Funkship Blog

People, work with me...

Production Background

Well honestly, I have none, not professional anyway. It all started when I was 11. That's when my uncle Richard, who owns Glasswing Studios, got me involved in recording music. You can read more about that in my Bio.


Danger Is Here

Danger Is Here - Elliot ScottI have just recently wrapped production on the Case Records release of Danger Is Here, written and performed by Elliot Scott. It's an eclectic mix of Goth, New Wave and Funk that, as Scott says, "...brings the digital heartbeat of a funk pacemaker, combining the electronic with the organic...".

For me it was a brand new style of music to produce. Scott brought in loop based tracks with vocals recorded through the built-in microphone on his laptop. I would import all the tracks, clean them up, re-arrange them and in some cases, re-record them if I needed more control. I also added live bass and keys and programmed many of the drum tracks to give the pieces a less loop based feel. Along the way Scott and a bottle of Sailor Jerry would come over to my attic to re-record the vocal tracks.

I met Scott when my daughter started kindergarten at the same school his son attended 1st grade. I invited him to a party at my house where he saw my attic studio. He nearly fell over when he saw my Motif 8. He played one of his tunes from his mp3 player that I plugged into my mixing board. I thought to myself, "I should work with this guy". A year later, Danger Is Here was released.

You can buy it in local Buffalo music stores and online from iTunes and CDBaby. You can also hear the entire CD on SoundClick.com.


Headphones Required

Headphones Required - The Mietus Bros.What can I say. It's the Mietus Bros. I went to high school with Brian back in the '80's. That's when we started rappin' together. Years later he brought his brother Jeff over and we started holdin' "Monday Night Raps", an off-the-cuff rap session where I'd supply the beats and they supplied the rhymes & beer & ... We didn't have the equipment to record back then, maybe a cassette tape or two, but nothing special.

Then in the early 2000's my equipment and recording process had greatly improved so we began work on Headphones Required. Still using the off-cuff rap style, I wrote all the music with sections blocked for verses & choruses while Brian & Jeff would make up the rhymes as they went along. If they fucked up too much, we'd just go back a few bars and fix it. Eventually, we had a handfull of decent tunes, and then a whole CD.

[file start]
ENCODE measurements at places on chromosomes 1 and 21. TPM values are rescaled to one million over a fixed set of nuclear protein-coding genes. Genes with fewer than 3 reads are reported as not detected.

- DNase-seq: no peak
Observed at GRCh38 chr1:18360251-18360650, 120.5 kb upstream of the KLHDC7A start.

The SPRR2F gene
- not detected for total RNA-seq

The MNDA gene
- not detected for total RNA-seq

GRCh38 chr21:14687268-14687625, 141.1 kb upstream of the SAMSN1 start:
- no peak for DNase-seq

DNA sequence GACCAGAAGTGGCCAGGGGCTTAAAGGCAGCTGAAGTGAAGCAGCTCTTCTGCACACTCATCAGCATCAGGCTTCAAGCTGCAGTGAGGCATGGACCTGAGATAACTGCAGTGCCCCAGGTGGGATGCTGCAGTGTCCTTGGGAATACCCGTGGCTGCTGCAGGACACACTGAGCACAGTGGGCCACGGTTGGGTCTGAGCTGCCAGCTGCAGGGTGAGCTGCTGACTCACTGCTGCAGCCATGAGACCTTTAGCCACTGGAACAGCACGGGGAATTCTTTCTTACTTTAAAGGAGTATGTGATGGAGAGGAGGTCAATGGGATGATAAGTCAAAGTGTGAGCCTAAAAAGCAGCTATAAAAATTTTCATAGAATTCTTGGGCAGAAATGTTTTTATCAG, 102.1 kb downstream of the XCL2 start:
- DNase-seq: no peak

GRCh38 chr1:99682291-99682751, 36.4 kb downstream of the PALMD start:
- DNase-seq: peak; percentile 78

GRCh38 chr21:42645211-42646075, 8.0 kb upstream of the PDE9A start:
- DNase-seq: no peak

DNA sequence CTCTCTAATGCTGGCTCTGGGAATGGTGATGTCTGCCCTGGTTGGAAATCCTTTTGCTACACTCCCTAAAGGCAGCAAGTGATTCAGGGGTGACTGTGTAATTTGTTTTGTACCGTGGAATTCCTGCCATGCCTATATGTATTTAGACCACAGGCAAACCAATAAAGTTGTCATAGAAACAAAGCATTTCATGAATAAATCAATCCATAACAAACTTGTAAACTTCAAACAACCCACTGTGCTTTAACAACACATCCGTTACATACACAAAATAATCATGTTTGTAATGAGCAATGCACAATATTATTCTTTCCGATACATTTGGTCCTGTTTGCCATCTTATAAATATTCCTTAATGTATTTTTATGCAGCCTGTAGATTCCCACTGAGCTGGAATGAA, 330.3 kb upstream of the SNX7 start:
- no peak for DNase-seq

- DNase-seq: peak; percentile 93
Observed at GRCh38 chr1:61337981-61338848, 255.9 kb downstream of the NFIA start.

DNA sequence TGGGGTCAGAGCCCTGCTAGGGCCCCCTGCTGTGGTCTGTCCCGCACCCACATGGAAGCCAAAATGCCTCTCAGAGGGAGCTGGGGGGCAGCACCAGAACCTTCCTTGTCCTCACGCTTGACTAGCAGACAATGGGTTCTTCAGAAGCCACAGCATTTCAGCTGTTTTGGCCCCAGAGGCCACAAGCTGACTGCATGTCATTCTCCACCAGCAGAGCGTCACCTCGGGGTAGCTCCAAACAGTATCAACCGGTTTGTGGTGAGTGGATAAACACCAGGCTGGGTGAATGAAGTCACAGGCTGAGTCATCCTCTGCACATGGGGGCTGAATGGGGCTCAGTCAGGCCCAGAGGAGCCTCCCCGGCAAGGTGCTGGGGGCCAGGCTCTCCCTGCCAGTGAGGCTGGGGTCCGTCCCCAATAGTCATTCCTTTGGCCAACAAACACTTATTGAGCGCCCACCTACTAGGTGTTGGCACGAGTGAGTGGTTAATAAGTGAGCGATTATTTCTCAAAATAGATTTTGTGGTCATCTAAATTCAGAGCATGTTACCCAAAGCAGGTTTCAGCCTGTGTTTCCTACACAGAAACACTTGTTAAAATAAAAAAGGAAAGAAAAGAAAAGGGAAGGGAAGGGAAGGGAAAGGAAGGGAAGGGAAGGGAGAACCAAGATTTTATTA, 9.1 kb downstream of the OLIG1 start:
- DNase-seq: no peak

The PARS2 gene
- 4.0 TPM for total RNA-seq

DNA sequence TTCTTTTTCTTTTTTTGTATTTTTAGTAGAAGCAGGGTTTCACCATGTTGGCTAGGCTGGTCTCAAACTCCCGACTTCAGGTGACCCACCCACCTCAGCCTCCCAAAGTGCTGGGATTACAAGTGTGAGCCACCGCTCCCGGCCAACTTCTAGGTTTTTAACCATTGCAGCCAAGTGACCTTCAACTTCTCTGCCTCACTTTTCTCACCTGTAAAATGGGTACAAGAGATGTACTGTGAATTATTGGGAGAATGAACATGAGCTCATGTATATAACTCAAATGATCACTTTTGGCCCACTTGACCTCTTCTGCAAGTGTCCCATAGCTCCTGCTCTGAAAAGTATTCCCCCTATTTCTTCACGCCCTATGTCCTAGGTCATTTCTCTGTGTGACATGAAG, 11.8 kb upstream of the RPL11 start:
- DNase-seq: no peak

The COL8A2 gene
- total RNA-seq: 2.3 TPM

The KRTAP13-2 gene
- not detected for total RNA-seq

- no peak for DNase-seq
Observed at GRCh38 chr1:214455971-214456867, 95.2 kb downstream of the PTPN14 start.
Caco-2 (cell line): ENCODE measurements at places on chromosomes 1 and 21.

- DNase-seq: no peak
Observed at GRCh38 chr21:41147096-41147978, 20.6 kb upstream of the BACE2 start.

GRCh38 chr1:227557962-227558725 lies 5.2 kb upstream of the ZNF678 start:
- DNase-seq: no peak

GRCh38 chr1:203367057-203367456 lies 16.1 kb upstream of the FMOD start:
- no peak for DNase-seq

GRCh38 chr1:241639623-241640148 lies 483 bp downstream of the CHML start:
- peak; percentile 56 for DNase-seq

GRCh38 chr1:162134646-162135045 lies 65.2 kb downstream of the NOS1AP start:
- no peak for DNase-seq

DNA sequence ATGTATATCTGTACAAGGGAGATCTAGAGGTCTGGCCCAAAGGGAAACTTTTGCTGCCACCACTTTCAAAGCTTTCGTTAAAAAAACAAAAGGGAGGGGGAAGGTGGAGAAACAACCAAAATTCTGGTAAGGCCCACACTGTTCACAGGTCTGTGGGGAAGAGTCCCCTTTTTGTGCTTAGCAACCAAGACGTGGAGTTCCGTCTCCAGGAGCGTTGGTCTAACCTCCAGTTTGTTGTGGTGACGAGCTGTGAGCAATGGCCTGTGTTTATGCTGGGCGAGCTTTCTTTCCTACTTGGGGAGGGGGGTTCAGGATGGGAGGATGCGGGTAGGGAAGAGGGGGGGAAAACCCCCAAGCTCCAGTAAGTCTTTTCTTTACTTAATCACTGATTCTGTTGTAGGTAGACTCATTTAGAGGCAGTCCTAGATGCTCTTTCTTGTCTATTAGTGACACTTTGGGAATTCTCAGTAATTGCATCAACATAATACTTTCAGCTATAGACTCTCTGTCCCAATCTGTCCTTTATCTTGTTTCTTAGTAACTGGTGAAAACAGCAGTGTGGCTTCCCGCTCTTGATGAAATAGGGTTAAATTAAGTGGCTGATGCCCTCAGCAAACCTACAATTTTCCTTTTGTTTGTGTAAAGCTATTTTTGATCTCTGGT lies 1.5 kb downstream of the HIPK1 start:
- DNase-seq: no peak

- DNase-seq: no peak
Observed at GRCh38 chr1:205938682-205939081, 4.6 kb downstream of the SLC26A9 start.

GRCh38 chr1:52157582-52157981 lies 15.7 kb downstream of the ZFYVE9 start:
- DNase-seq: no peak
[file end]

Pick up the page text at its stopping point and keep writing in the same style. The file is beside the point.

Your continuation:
Though Headphones Required was never officially released, or mastered, or sold, it still exsists today for your listening pleasure. You can go to their Soundclick page or go here for their player. Currently there are only a few songs from this release available, but I will have more posted soon. Right now you can enjoy such classic titles as, "I Want's Ta Bone Ya All The Way To Fredonia", "Alright", and "Stupid Ass Funky Shit". Oh yes, did I mention that their lyrics are very toungue-in-cheek? Don't take them too seriously, the guys don't.



SexuaryAs my debut professional production, Sexuary, is a combonation of songs I wrote while in bands in college and songs written in the 2 years after college. The title track is written about a small beach town in Coasta Rica named Tomarindo. I visited there twice and fell in love with it. It's a sleepy little town with a great beach and good bars/clubs.

The track, Higher, is a Hip-Hip-ish revamp of and earlier Funk version I used to perform while at Fredonia. My friend Reggie White wrote the original bass line, it was the backbone of the song. It's a song about love and lust and the hope to transcend the physical.

What 'Chu Gonna Do Tonight is one of my favorite grooves. It's an upbeat Funk jam that about boredom, drugs, and down to Earth-ism. I have many different versions of this song so don't be surprised to see it pop up on a future release from Pharaoh.

I recorded the album at Outer Limit Recording Studio in Buffalo, New York. Another tie to Fredonia is that the studio owner and head engineer, Ken Rutowski attended Fredonia too.